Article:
Events that feature long-range shooting can often turn quite interesting. The weather may decide it’s not going to cooperate, steel targets won’t stay upright, scopes that had previously been perfectly zeroed suddenly wander, target stands blow over; there’s any number of things that can go sideways when you’re not on an indoor range with elements tightly controlled. The American Built Arms (A*B Arms) range day, however, was not one of those events—everything went about as well as it could.
To start, it was held at Panthera Training in Old Fields, WV. The facility spans an impressive 750 acres, and has driving courses, long-range options, 360-degree ranges, shoothouses and numerous other options available for instruction. Courses were laid out at the 1,000-yard range, a 300-yard range and the shoothouse—and we also got a taste of the driving course both on- and off-road. The 1,000 yard range was shot from a 60-foot-tall tower, which was surprisingly spacious and comfortable.
We started the event at the 1,000 yard range (actually, it started with a briefing where we met the principals of Panthera and the attending exhibitors, but the fun part started on the range), with exhibitors present in the shade of the tower: Propper, offering tactical apparel and gear; CTRL Eyewear, ballistic-rated shooting glasses that literally darken at the push of a button; Battle Horse Knives, some really sweet-looking fixed-blade offerings and Man-Pack with its line of upscale off-body gear. Expect a closer look at all of this gear later on our website.
Up on the tower we had three shooting postions: An A*B Arms Mod.X rifle system in .223 Rem. with a Dead Air suppressor and a Zeiss scope, with an Oakwood Controls target at 600 yards; another A*B Arms Mod.X rifle system in .308 Win. with an Advanced Armament Corp suppressor and an Oakwood Controls target at 800 yards and a second A*B Arms Mod.X rifle system in .308 Win. on a steel plate at 750 yards. As with previous experiences shooting suppressed rifles, while it did bring the report of both .223 Rem. and .308 Win. down to less-than-painful levels, hearing protection was still required. The unsuppressed .308 Win. rifle sounded downright uncivilized next to the two quieted variants.
The Oakwood Controls systems is ingenious; we described it in our After Action Report from last year’s event. In a nutshell, it identifies impacts on the silhouette target (and misses for a pre-scanned area around the target with accuracy of 5 mm or less) and transmits that information to a laptop computer at the shooting position. Despite being 600 to 800 yards away from the target, we had immediate notification of our shooting prowess (or lack thereof) right on the screen. The hardest part of the whole system is keeping your eye on target through the five-round string and not “prairie-dogging” and looking at the screen before finished (I will neither confirm nor deny a quick “side eye” at the screen…)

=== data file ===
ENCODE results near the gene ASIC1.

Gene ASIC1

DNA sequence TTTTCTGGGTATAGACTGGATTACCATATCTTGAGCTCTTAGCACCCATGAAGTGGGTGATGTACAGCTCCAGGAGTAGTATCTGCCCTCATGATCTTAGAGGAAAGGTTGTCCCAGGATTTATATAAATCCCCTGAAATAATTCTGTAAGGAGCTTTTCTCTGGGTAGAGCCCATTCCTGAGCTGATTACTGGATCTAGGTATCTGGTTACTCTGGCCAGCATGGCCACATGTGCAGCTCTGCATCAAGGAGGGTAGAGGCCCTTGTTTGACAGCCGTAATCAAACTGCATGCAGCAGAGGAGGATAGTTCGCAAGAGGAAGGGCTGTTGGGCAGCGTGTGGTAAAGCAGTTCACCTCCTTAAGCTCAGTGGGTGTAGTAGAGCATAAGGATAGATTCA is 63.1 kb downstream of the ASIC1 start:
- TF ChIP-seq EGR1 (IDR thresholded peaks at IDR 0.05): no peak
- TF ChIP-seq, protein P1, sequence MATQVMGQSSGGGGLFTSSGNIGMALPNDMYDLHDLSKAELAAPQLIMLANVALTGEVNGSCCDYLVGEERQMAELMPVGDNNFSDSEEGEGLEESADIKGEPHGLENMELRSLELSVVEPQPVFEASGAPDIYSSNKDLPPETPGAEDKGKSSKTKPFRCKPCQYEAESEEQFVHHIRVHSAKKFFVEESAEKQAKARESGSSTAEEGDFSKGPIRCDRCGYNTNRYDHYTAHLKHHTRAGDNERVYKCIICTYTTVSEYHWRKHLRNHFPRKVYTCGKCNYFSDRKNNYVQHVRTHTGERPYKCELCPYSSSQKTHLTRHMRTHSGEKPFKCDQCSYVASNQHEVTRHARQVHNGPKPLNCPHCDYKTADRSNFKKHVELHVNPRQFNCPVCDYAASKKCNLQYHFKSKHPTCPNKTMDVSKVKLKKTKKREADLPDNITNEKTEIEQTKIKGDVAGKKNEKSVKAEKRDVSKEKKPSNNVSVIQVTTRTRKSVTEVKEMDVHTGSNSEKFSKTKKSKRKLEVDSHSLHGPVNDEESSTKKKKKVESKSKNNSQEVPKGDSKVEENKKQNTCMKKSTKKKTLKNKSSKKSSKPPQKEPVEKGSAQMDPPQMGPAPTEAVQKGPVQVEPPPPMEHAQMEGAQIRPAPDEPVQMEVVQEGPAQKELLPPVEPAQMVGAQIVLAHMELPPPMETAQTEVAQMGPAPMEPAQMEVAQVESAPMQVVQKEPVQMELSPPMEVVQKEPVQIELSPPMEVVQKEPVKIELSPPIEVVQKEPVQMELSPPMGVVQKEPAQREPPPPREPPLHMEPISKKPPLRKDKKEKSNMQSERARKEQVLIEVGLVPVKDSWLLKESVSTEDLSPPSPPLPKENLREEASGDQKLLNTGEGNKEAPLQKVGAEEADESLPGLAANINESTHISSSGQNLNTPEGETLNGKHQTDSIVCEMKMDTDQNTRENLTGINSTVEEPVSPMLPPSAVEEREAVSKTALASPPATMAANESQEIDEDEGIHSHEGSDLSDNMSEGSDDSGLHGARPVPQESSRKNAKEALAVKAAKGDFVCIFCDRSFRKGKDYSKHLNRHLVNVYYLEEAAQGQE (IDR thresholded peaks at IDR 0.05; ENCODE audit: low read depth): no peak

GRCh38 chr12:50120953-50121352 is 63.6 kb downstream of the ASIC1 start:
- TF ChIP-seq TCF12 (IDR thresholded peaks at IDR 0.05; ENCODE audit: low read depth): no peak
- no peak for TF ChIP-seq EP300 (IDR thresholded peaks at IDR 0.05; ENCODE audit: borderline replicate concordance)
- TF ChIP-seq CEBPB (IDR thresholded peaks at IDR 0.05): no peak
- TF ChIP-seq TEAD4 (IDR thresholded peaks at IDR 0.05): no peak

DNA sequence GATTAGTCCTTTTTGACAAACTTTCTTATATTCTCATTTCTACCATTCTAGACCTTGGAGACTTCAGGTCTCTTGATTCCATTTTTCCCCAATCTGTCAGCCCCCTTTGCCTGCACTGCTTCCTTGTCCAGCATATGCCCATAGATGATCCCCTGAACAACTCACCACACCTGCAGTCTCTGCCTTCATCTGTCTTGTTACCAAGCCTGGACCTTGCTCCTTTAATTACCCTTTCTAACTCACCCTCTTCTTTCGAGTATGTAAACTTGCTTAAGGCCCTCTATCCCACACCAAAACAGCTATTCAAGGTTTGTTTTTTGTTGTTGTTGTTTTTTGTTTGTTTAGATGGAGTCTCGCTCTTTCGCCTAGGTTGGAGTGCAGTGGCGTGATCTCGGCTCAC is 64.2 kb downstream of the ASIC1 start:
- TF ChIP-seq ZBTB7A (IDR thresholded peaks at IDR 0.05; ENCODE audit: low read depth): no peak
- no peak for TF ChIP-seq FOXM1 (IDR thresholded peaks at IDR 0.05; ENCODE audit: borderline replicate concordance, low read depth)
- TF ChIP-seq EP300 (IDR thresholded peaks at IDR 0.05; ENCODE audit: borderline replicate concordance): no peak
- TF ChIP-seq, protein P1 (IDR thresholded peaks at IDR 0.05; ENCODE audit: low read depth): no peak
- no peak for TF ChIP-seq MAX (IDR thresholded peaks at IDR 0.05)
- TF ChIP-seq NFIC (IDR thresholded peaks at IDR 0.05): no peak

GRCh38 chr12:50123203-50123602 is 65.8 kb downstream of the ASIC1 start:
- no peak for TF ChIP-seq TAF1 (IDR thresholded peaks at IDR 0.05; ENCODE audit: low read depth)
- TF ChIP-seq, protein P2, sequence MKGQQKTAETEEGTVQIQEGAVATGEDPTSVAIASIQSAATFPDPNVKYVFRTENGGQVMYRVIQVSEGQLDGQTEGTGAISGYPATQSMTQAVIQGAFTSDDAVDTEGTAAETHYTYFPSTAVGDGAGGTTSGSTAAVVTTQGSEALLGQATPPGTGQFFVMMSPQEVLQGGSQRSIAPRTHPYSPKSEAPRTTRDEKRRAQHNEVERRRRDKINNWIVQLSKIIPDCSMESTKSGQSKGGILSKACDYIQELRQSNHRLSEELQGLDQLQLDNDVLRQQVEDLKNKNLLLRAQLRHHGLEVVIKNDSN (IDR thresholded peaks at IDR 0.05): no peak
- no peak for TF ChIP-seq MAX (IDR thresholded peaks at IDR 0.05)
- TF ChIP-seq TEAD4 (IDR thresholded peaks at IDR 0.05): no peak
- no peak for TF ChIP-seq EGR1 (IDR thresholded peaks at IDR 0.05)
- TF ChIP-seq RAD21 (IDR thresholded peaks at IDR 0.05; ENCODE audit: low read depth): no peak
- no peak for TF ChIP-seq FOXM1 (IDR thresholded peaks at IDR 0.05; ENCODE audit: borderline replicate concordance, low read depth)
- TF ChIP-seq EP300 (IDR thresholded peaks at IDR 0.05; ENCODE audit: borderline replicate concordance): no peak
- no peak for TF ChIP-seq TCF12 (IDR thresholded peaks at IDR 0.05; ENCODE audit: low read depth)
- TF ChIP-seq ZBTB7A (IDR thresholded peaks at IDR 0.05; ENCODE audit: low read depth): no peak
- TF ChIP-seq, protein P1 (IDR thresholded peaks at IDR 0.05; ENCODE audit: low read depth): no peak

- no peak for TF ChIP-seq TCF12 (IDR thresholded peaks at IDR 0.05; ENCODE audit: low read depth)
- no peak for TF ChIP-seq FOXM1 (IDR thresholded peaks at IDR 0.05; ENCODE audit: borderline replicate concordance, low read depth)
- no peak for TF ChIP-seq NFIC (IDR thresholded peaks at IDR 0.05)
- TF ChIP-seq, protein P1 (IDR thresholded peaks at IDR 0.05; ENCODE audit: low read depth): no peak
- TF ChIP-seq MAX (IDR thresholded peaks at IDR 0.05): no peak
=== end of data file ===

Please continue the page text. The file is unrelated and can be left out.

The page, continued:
Interesting side note: The .308 Win. shot at the 750-yard steel plate was rather difficult to detect, as a rather sizeable plate with considerable heft barely moves when hit with a 175-grain bullet. Not only that, but we were far enough away that the (usually) audible ping was not discernible with hearing protection on. Perhaps our elevation made hearing the report more difficult, as well. In any case, spotting for others shooting at the steel meant looking for the tiniest of wobbles on the corners of the plate to see movement when hit. Misses were more evident as dirt and dust were kicked up.
Gorilla Ammunition supplied match-quality .223 Rem. and .308 Win. ammo for the event, and no malfunctions of any sort were experienced or noted during our time on the shooting deck.
After a break for lunch (followed by some driving instruction immediately afterwards; I highly recommend spacing “food” and “roar around a track at top speed only to go into a J-turn” for those with delicate constitutions, by the way) we visited one of the 300 yard ranges for closer work on steel and some time with the A*B Arms/Keystone Sporting Arms collaborative effort, the Keystone PT Precision Trainer. An informal wager was proffered using a Mod.X in .223 Rem.: Fastest time to get five consecutive hits on a steel resetting popper at 100 yards. While it sounds pretty easy, adding a time constraint and a moving target make getting your time under 10 seconds a little difficult…
The Keystone PT Precision Trainer proved to be an insane amount of fun. It was astonishingly accurate—there was a 6-inch bell on the back of the 300 yard berm that was rang repeatedly using the little .22—and ran like a top despite the vagaries of rimfire ammunition. We’re big fans of having a .22 LR version of your gear available for inexpensive practice, and the PT Precision Trainer makes a great stand-in for your long-range precision rig. Just don’t blame us if you run through a chunk of your .22 stash.
All in all, it’s hard to beat a beautiful (albeit hot) day on the range testing your skill at ranges outside your normal comfort zone. It’s even better when you get to use top-notch gear at a truly impressive facility